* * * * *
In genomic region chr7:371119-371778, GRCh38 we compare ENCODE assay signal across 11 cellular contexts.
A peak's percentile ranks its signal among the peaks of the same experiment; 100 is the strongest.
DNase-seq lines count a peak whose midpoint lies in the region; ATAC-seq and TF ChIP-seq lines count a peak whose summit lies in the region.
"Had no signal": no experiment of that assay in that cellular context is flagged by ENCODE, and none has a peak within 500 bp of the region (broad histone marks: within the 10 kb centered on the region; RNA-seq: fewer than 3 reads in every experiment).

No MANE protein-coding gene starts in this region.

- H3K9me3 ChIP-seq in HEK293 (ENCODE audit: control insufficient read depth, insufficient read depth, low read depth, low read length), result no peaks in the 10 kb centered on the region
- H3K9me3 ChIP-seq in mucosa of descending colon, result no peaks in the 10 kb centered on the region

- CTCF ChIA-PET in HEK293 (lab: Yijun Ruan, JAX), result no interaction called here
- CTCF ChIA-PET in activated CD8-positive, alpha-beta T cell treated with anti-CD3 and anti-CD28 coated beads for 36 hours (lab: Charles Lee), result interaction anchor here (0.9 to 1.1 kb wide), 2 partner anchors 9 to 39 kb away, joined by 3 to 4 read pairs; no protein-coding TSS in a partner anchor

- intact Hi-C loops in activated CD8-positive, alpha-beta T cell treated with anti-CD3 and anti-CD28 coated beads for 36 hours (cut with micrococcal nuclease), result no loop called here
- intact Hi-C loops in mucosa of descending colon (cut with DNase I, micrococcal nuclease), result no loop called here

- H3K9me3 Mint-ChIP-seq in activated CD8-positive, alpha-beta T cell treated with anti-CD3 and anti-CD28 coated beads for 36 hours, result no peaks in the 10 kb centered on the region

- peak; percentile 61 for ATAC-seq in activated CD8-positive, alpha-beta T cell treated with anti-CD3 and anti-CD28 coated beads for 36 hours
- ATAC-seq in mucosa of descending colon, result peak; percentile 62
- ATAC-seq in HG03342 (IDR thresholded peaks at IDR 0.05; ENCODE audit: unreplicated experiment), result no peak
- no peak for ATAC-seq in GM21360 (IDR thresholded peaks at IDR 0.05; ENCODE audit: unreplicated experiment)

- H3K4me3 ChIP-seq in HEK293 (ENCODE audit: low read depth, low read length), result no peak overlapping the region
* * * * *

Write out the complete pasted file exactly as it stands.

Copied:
In genomic region chr7:371119-371778, GRCh38 we compare ENCODE assay signal across 11 cellular contexts.
A peak's percentile ranks its signal among the peaks of the same experiment; 100 is the strongest.
DNase-seq lines count a peak whose midpoint lies in the region; ATAC-seq and TF ChIP-seq lines count a peak whose summit lies in the region.
"Had no signal": no experiment of that assay in that cellular context is flagged by ENCODE, and none has a peak within 500 bp of the region (broad histone marks: within the 10 kb centered on the region; RNA-seq: fewer than 3 reads in every experiment).

No MANE protein-coding gene starts in this region.

- H3K9me3 ChIP-seq in HEK293 (ENCODE audit: control insufficient read depth, insufficient read depth, low read depth, low read length), result no peaks in the 10 kb centered on the region
- H3K9me3 ChIP-seq in mucosa of descending colon, result no peaks in the 10 kb centered on the region

- CTCF ChIA-PET in HEK293 (lab: Yijun Ruan, JAX), result no interaction called here
- CTCF ChIA-PET in activated CD8-positive, alpha-beta T cell treated with anti-CD3 and anti-CD28 coated beads for 36 hours (lab: Charles Lee), result interaction anchor here (0.9 to 1.1 kb wide), 2 partner anchors 9 to 39 kb away, joined by 3 to 4 read pairs; no protein-coding TSS in a partner anchor

- intact Hi-C loops in activated CD8-positive, alpha-beta T cell treated with anti-CD3 and anti-CD28 coated beads for 36 hours (cut with micrococcal nuclease), result no loop called here
- intact Hi-C loops in mucosa of descending colon (cut with DNase I, micrococcal nuclease), result no loop called here

- H3K9me3 Mint-ChIP-seq in activated CD8-positive, alpha-beta T cell treated with anti-CD3 and anti-CD28 coated beads for 36 hours, result no peaks in the 10 kb centered on the region

- peak; percentile 61 for ATAC-seq in activated CD8-positive, alpha-beta T cell treated with anti-CD3 and anti-CD28 coated beads for 36 hours
- ATAC-seq in mucosa of descending colon, result peak; percentile 62
- ATAC-seq in HG03342 (IDR thresholded peaks at IDR 0.05; ENCODE audit: unreplicated experiment), result no peak
- no peak for ATAC-seq in GM21360 (IDR thresholded peaks at IDR 0.05; ENCODE audit: unreplicated experiment)

- H3K4me3 ChIP-seq in HEK293 (ENCODE audit: low read depth, low read length), result no peak overlapping the region